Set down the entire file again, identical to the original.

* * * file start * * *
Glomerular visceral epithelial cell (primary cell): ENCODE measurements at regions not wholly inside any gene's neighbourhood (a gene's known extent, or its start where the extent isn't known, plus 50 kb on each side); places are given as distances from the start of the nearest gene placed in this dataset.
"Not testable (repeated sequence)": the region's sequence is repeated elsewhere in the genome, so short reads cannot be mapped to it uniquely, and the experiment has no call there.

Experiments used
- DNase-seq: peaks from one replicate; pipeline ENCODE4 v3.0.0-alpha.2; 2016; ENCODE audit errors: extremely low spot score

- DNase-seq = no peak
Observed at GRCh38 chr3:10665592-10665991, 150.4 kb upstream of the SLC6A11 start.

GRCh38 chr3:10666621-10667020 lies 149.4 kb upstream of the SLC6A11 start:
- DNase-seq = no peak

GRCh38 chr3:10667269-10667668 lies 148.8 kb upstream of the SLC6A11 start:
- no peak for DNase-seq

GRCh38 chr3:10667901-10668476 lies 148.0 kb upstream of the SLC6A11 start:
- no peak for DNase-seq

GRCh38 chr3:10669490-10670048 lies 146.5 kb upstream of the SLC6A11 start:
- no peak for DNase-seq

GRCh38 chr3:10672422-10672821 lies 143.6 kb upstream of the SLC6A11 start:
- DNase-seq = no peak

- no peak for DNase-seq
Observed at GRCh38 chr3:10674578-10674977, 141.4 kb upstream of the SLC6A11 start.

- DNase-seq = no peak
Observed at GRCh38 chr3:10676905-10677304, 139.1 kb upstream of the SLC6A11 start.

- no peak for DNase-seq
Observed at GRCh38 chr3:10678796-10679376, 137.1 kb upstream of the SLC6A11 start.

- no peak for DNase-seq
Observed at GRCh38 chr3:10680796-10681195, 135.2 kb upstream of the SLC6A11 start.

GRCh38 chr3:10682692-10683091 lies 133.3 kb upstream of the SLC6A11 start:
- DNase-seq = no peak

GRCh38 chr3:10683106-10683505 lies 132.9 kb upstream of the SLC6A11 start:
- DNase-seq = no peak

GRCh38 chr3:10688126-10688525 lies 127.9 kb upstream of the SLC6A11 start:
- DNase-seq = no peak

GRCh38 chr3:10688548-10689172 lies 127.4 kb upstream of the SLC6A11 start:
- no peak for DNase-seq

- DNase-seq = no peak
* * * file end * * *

Glomerular visceral epithelial cell (primary cell): ENCODE measurements at regions not wholly inside any gene's neighbourhood (a gene's known extent, or its start where the extent isn't known, plus 50 kb on each side); places are given as distances from the start of the nearest gene placed in this dataset.
"Not testable (repeated sequence)": the region's sequence is repeated elsewhere in the genome, so short reads cannot be mapped to it uniquely, and the experiment has no call there.

Experiments used
- DNase-seq: peaks from one replicate; pipeline ENCODE4 v3.0.0-alpha.2; 2016; ENCODE audit errors: extremely low spot score

- DNase-seq = no peak
Observed at GRCh38 chr3:10665592-10665991, 150.4 kb upstream of the SLC6A11 start.

GRCh38 chr3:10666621-10667020 lies 149.4 kb upstream of the SLC6A11 start:
- DNase-seq = no peak

GRCh38 chr3:10667269-10667668 lies 148.8 kb upstream of the SLC6A11 start:
- no peak for DNase-seq

GRCh38 chr3:10667901-10668476 lies 148.0 kb upstream of the SLC6A11 start:
- no peak for DNase-seq

GRCh38 chr3:10669490-10670048 lies 146.5 kb upstream of the SLC6A11 start:
- no peak for DNase-seq

GRCh38 chr3:10672422-10672821 lies 143.6 kb upstream of the SLC6A11 start:
- DNase-seq = no peak

- no peak for DNase-seq
Observed at GRCh38 chr3:10674578-10674977, 141.4 kb upstream of the SLC6A11 start.

- DNase-seq = no peak
Observed at GRCh38 chr3:10676905-10677304, 139.1 kb upstream of the SLC6A11 start.

- no peak for DNase-seq
Observed at GRCh38 chr3:10678796-10679376, 137.1 kb upstream of the SLC6A11 start.

- no peak for DNase-seq
Observed at GRCh38 chr3:10680796-10681195, 135.2 kb upstream of the SLC6A11 start.

GRCh38 chr3:10682692-10683091 lies 133.3 kb upstream of the SLC6A11 start:
- DNase-seq = no peak

GRCh38 chr3:10683106-10683505 lies 132.9 kb upstream of the SLC6A11 start:
- DNase-seq = no peak

GRCh38 chr3:10688126-10688525 lies 127.9 kb upstream of the SLC6A11 start:
- DNase-seq = no peak

GRCh38 chr3:10688548-10689172 lies 127.4 kb upstream of the SLC6A11 start:
- no peak for DNase-seq

- DNase-seq = no peak